How to improve your social media marketing strategy: an interview with Amber Romero

Anna Bredava
by Anna Bredava on April 29, 2021

Article summary

We talked to Amber Romero, a social media educator and the owner of A Creative Co agency to learn about her social media marketing hacks. Amber explains how to plan social media content strategy, how to use hashtags, and what metrics you need to track.

  1. How to manage your own boutique social media agency
  2. How to design an organic social media strategy
  3. How to plan your content
  4. The most common social media marketing mistakes
  5. How to develop a hashtag strategy
  6. The secret to social media analytics

Listen to this interview!

There’s a common belief among social media marketers that nowadays you can’t grow your profiles without advertising. Amber Romero, the owner of A Creative Co. social media agency, proves that to be untrue.

We talked to her about her social media marketing journey, running a boutique social media agency, and what it’s like to give social media marketing tips on TikTok to more than 800 thousand viewers. 


Публикация от Social Media Content Strategy (@a_creativeco)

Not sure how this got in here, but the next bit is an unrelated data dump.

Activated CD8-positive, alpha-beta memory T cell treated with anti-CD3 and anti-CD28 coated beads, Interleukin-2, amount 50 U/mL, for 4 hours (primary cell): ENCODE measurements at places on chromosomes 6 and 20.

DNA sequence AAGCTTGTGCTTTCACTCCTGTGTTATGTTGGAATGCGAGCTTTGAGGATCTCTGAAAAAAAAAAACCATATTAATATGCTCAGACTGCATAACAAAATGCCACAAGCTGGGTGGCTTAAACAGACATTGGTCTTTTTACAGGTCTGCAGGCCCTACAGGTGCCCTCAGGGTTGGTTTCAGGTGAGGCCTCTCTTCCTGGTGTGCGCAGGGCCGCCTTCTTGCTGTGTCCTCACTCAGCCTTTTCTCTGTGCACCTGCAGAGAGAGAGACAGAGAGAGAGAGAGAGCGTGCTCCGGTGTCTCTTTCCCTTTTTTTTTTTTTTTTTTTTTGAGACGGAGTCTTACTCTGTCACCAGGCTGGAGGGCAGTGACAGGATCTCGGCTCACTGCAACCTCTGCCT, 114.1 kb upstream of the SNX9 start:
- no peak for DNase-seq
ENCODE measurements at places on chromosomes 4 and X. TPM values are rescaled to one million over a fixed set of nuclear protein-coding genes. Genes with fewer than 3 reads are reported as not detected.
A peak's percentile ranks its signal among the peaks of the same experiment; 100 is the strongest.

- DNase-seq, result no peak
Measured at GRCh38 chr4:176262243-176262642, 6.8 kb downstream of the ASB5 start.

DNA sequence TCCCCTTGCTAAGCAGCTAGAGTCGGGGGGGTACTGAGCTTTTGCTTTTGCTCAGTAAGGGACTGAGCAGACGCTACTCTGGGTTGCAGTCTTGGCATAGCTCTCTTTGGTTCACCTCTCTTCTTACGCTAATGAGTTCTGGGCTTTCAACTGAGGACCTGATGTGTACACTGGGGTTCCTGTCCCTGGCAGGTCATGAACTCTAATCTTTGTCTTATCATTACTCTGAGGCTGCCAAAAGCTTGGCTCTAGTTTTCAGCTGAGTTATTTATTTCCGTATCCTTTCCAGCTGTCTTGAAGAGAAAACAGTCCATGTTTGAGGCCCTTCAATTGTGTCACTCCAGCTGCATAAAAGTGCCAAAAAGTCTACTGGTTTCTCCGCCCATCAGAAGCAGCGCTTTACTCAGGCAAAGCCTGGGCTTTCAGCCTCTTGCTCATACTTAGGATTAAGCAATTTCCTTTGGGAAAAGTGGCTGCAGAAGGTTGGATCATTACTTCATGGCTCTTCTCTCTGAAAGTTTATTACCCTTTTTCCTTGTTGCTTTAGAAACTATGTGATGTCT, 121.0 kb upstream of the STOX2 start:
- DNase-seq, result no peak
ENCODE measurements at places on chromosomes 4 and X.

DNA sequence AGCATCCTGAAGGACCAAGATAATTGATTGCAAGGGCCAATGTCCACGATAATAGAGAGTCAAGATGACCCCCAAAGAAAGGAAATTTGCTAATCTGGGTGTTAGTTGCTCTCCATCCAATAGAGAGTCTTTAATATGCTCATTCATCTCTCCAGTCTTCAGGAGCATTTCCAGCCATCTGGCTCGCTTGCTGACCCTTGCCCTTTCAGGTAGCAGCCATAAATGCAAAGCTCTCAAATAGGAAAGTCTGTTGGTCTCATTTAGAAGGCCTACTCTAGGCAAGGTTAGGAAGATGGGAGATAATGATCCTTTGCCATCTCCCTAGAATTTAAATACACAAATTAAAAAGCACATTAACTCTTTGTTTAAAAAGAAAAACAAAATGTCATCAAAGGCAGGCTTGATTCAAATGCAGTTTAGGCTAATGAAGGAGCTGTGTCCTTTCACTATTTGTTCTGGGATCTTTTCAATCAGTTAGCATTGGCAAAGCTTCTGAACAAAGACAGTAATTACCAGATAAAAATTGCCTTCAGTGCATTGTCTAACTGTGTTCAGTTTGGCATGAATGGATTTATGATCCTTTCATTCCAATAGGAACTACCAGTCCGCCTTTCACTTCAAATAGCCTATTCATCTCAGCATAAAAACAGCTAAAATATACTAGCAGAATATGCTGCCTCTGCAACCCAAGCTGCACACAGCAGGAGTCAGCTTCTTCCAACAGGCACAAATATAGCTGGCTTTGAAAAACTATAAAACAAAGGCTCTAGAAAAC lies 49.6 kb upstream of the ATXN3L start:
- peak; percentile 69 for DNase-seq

How to manage a boutique social media agency

Anna: How did you first get involved in social media marketing?

Amber: I went to college right after a really big recession in the United States for a medical degree, and I just absolutely hated it. I switched my major to marketing, and from there, it was about 2012 when I graduated. I was able to secure a bunch of internships and positions and things like that and found myself in the marketing world. 

I worked for larger companies, did the corporate America thing, and I was on a big team of people, so I got to see a lot of different aspects of marketing. I did a lot of ghostwriting, proposal writing, and paid advertising on social media. I got to see it all and I found a passion inside of organic social media marketing. I love the content creation aspect because I was able to take creativity and combine it with my love of psychology and marketing.